Nebuchadnezzar had a dream than no one, except Daniel could interpret. Because Daniel interpreted the dream correctly, he and his friends were promoted. Now, how to think the local folks felt about these guys getting promoted? Just like local folks, today, who get jealous and are on the lookout for them to do something wrong; and that opportunity came fairly soon.
Nebuchadnezzar made a golden idol and a declaration that whenever his band started to play, everybody was supposed to stop what they were doing and bow before this idol. All the people did, except for the Hebrews boys. They would not bow to the idol. The local folks sensed an opportunity to get back at the Hebrews, so they went to King Nebuchadnezzar to snitch on Shadrach, Meshach, and Abed-Nego. The king gave them the chance to clear things up by falling down to worship his idol. He said if they didn’t, he would throw them into a fiery furnace. Apparently, this form of torture wasn’t new to Nebuchadnezzar. He became arrogant and said, “who is the god who will deliver you from my hands?” Well, the answer was that none of the gods he served would be able to save them, but they were not relying on his gods. I think when we are faced with serious and seemingly hopeless situations, we limit our thoughts to just what we know can happen. We limit ourselves to the laws of “nature”.
Shadrach, Meshach, and Abed-Nego thought outside of the norm, they had faith that their God, Jehovah, would take care of them. They believed that their God was greater than the situation they were in. I love how they responded in verses 17 and 18 of Chapter 3:
“If that is the case, our God who we serve is able to deliver us from the burning fiery furnace, and He will deliver us from your hand, O King. But if not, let it be known to you, O King, that we do not serve your gods, nor will we worship the gold image which you have set up.”
What faith these three had! They believed the One they served would rescue them and if He chose not to, that was ok too. They were not going to serve any other gods no matter what! Would we give an answer like that? Do we understand just how great the God that created the universe can take care of our need? How big is the God you and I serve?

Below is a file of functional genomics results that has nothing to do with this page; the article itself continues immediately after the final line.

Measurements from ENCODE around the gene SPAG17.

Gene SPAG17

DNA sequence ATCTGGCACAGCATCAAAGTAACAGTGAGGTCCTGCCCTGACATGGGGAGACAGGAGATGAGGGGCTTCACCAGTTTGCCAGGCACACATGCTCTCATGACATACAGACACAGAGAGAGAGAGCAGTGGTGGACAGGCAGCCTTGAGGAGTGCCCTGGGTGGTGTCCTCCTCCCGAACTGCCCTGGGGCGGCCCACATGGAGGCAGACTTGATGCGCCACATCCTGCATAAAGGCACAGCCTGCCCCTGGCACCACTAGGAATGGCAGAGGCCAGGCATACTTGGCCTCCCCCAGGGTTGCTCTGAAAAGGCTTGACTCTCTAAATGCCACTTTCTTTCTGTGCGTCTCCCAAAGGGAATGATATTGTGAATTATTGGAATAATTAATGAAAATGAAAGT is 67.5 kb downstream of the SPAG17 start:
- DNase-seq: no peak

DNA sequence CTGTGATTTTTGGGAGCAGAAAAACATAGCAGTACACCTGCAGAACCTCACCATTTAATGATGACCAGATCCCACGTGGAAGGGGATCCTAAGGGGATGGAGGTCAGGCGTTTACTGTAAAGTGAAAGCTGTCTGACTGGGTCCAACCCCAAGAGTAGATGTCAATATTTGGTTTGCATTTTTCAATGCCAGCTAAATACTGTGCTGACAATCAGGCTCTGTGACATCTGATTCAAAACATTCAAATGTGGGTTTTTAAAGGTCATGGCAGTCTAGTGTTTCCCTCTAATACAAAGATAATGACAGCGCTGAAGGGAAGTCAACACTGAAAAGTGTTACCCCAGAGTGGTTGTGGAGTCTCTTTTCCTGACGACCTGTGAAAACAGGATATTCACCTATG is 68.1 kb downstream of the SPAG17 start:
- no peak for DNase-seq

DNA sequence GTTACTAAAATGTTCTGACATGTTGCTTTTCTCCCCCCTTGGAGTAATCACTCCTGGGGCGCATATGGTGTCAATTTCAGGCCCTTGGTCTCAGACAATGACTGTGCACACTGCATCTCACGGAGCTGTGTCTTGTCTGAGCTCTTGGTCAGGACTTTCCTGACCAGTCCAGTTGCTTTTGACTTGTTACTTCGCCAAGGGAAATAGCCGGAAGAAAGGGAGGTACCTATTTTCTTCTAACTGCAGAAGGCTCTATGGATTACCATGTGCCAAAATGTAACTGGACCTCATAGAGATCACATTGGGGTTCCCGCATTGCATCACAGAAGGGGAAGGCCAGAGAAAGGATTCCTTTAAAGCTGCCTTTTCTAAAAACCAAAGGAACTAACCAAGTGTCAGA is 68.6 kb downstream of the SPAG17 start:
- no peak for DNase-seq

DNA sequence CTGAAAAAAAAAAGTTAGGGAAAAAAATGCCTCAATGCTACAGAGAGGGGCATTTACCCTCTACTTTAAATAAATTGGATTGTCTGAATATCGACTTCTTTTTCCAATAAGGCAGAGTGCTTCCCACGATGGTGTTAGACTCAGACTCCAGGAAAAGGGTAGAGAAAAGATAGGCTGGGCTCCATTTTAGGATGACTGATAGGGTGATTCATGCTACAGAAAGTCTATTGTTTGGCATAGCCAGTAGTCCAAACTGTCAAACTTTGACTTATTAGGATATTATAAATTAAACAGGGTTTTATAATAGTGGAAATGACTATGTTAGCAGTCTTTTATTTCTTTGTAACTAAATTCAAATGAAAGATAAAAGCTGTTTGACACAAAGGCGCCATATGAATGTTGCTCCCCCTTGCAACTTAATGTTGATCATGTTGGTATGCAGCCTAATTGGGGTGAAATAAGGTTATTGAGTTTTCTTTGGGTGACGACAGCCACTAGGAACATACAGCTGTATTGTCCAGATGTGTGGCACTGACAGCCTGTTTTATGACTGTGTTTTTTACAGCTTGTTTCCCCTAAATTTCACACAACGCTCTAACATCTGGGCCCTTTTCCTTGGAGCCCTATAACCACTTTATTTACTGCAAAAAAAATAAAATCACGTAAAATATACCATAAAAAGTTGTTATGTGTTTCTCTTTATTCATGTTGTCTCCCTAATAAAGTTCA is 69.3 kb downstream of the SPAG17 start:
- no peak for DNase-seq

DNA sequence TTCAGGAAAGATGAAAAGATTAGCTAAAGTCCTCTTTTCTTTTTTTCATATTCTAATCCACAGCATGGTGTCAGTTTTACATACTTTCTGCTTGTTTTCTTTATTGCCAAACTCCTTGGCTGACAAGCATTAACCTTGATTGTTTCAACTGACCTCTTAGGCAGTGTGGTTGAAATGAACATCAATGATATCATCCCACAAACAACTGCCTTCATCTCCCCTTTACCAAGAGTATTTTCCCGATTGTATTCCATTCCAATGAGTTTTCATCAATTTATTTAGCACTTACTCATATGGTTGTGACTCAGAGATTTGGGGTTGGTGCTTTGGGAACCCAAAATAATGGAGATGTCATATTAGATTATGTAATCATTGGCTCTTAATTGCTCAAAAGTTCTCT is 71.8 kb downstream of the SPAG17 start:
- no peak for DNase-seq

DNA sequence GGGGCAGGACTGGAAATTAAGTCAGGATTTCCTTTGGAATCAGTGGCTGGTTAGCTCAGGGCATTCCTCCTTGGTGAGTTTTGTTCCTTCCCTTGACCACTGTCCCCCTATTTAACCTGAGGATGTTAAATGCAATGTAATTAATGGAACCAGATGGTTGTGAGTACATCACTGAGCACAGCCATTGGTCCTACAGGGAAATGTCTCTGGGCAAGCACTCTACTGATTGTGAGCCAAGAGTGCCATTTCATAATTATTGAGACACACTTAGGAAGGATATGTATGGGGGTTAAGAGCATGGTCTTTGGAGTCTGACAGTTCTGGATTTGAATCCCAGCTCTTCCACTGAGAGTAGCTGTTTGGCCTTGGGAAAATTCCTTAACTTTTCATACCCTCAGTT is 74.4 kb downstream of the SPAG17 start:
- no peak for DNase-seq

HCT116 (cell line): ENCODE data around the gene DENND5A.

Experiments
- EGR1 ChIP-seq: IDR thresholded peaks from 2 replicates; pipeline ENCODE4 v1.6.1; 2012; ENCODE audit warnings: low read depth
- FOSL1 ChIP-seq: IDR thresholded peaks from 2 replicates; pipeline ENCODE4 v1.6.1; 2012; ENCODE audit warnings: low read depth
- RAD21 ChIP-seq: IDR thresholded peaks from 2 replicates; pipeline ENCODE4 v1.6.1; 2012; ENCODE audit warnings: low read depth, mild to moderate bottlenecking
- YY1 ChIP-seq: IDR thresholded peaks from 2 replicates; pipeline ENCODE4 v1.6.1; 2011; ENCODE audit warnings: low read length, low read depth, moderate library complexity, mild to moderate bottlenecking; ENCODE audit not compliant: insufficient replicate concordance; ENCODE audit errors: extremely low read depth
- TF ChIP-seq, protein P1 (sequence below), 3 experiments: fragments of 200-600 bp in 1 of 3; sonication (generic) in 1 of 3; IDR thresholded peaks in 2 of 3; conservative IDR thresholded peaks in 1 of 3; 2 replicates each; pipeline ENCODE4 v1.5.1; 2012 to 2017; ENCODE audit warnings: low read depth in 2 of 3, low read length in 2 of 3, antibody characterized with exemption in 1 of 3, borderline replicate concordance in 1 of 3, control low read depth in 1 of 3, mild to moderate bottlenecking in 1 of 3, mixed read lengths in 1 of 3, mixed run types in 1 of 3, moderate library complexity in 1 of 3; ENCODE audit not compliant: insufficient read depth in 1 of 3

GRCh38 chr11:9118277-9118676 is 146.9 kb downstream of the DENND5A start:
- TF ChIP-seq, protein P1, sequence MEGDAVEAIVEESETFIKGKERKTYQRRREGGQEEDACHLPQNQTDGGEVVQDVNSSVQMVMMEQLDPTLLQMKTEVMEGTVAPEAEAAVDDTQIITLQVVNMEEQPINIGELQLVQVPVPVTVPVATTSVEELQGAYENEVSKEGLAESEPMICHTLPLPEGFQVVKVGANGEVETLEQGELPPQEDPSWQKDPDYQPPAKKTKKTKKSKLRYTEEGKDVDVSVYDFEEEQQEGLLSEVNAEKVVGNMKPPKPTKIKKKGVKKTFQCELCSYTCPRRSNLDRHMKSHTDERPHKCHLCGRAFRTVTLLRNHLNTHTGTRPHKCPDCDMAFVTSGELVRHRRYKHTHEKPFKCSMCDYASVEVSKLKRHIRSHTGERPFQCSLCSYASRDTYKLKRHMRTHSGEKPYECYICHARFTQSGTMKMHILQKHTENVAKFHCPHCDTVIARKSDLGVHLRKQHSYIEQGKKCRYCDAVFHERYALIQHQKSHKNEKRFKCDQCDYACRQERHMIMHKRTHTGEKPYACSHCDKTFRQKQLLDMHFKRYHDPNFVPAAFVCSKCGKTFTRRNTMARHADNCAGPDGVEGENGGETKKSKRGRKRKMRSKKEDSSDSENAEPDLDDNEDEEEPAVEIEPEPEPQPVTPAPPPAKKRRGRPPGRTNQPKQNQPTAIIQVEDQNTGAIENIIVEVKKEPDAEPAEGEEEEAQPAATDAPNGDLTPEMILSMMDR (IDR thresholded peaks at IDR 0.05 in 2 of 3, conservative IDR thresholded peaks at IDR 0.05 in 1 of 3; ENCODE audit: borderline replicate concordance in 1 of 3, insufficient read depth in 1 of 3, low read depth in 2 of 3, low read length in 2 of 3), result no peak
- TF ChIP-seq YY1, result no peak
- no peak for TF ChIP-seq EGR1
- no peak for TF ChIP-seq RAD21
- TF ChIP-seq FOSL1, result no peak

Nebuchadnezzar didn’t like the answer. He ordered the furnace to be seven times hotter than normal, meaning he wanted it to vaporize these guys. He had them put on all their clothes and coats and he had them tied up. They were then ordered to be thrown into the fire. The men who were ordered to throw them in the furnace were killed trying to fulfill their orders.
The Bible says that they fell down bound in the middle of the fire. I believe they were praying. Can you imagine that picture? Their guards were killed getting them inside the furnace; they were alive and aware their protection was in calling out to God. Nebuchadnezzar looks again and asked a question. He didn’t ask why they were still alive, but didn’t they place three inside, because he was seeing four men, not tied up, not hurt, but walking around the furnace. It is believed the fourth man was a pre-incarnate appearance of Jesus Christ.
What happens when it gets hot and we trust in our God in a supernatural way? I think the end result is the focus is on the Lord. Nebuchadnezzar called for them to come out of the furnace. Everyone was astonished that the fire had no power. They didn’t even smell like smoke!
Listen to what the King had to say, “Blessed be the God of Shadrach, Meshach, and Abed-Nego, who sent His Angel and delivered His servants who trusted in Him, and they have frustrated the king’s word, and yielded their bodies, that they should not serve nor worship any god except their own God!”
Again, everyone has trials that they do not understand and situations that they do not want to be in, but the question is are we willing to trust God, to yield ourselves to Him, and to wait for Him to work it out.
I hope this story has encouraged you! It spoke to me, even as I was writing it. We have a great God who loves us and desires for us to serve Him.